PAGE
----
Sundance at sea
Alone, sleep-deprived, and despairing, I released the lines, flattened myself onto the floor of the cockpit, and let the 60 mile-an-hour winds do their worst. Towering whitecaps crashed over the deck. I covered my head with both arms, fending off the explosions. Each time I looked up, the hunched old women sat in perfect stillness on the deck, smoking a pipe. Some part of my brain knew she was a hallucination – but mostly, I was glad for the company.
The real hallucination was the one that led me to this Godforsaken ocean storm. Crushed by a three-quarter-life crisis, I’d wanted to make a mark in the world. Sailing around its circumference seemed an honorable pursuit, if a trifle ambitious given I’d never sailed farther than 26 miles offshore never out of sight of land. Once underway, homicidal thoughts, breakdowns, storms, hallucinations, a collision at sea, and an achingly slow prostate made a hash of my lofty dreams. Thousands of miles away from everything I cared about, and hounded by reporters from A Current Affair for a hit-and-run at sea, I was forced to ask: what, in God’s name, am I doing here? The answer is part comedy, part adventure, and a salute to aging ungracefully.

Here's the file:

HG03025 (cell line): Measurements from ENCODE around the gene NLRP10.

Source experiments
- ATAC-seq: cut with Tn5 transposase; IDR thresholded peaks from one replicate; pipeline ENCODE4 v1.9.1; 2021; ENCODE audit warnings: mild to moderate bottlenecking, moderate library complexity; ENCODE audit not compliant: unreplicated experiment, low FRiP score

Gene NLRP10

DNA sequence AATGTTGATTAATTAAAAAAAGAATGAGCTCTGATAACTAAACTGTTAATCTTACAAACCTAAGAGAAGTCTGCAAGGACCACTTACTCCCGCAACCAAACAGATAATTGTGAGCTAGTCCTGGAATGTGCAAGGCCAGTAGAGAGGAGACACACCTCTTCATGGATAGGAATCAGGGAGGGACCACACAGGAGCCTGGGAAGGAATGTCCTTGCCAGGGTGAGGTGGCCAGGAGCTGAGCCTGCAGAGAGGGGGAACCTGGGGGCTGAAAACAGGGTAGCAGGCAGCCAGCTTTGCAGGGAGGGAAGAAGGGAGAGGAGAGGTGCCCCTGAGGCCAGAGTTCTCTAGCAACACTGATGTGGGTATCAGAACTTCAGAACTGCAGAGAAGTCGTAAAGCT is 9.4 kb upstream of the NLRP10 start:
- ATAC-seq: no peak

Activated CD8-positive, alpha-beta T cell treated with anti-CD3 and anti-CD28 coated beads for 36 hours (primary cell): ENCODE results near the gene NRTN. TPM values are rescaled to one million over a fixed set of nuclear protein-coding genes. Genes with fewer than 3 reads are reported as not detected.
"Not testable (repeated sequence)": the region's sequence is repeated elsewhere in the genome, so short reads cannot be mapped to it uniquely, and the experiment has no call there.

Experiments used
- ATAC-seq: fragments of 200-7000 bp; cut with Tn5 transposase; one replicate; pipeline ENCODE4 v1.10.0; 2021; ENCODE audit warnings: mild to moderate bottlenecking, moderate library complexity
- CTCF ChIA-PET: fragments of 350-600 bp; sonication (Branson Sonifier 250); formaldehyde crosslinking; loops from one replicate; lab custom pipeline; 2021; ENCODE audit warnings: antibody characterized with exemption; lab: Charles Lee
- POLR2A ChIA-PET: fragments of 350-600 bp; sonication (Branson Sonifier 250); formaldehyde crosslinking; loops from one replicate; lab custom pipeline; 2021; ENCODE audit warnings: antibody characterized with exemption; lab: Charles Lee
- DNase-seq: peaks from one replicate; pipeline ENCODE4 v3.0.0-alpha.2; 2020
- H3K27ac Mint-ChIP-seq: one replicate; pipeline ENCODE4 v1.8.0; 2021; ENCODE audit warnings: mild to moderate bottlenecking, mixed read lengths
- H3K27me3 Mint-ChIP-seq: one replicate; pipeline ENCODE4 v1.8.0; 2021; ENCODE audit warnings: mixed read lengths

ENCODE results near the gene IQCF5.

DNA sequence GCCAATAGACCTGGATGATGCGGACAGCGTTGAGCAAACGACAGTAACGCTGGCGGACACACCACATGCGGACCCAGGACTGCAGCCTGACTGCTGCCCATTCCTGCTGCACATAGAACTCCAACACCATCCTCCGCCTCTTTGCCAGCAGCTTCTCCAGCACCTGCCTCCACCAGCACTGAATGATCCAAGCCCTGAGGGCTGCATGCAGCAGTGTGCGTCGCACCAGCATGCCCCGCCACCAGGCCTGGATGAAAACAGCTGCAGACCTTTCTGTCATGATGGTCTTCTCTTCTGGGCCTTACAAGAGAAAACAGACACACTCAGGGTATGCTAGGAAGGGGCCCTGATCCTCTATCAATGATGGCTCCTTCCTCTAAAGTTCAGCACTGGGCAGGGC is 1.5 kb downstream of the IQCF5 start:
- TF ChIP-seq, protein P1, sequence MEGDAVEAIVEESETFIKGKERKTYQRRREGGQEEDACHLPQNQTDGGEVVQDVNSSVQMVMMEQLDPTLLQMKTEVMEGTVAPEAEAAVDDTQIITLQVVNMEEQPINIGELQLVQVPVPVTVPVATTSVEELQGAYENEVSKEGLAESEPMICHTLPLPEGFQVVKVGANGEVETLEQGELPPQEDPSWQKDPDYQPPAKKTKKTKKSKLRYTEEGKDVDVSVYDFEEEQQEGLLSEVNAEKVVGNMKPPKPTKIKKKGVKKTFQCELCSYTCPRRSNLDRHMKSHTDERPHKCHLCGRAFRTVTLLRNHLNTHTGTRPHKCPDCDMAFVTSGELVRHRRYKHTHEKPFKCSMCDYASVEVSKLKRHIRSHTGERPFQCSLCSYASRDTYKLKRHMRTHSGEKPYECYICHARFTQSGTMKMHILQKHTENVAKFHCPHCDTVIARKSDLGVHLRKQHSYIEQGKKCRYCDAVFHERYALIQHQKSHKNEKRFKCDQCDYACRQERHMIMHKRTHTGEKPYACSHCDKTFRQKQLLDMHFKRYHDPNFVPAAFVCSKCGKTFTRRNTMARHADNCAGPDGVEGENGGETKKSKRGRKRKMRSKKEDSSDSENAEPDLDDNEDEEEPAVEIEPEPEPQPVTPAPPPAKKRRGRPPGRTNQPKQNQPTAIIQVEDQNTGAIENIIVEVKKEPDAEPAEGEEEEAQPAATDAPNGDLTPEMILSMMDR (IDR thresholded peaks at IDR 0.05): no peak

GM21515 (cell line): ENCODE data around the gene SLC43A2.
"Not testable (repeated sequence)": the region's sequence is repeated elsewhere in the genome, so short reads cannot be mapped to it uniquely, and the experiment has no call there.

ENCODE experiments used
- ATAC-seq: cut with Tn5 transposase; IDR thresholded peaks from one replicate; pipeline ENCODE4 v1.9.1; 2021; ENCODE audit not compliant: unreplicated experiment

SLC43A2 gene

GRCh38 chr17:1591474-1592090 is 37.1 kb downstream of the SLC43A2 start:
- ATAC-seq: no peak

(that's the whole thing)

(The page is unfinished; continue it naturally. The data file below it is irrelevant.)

This 75,000 word memoir is a work in progress. It is in the vein of Bill Bryson’s A WALK IN THE WOODS and ADRIFT by Steven Callahan. It captures the adventure of sailing alone on the high seas, while also examining the persistent, numbing awareness that old age shall not be shaken off lightly. My urgent desire to sail around the world will appeal to baby boomers who dream of doing something grand. And especially those boaters who have ever felt a desire to venture beyond the horizon.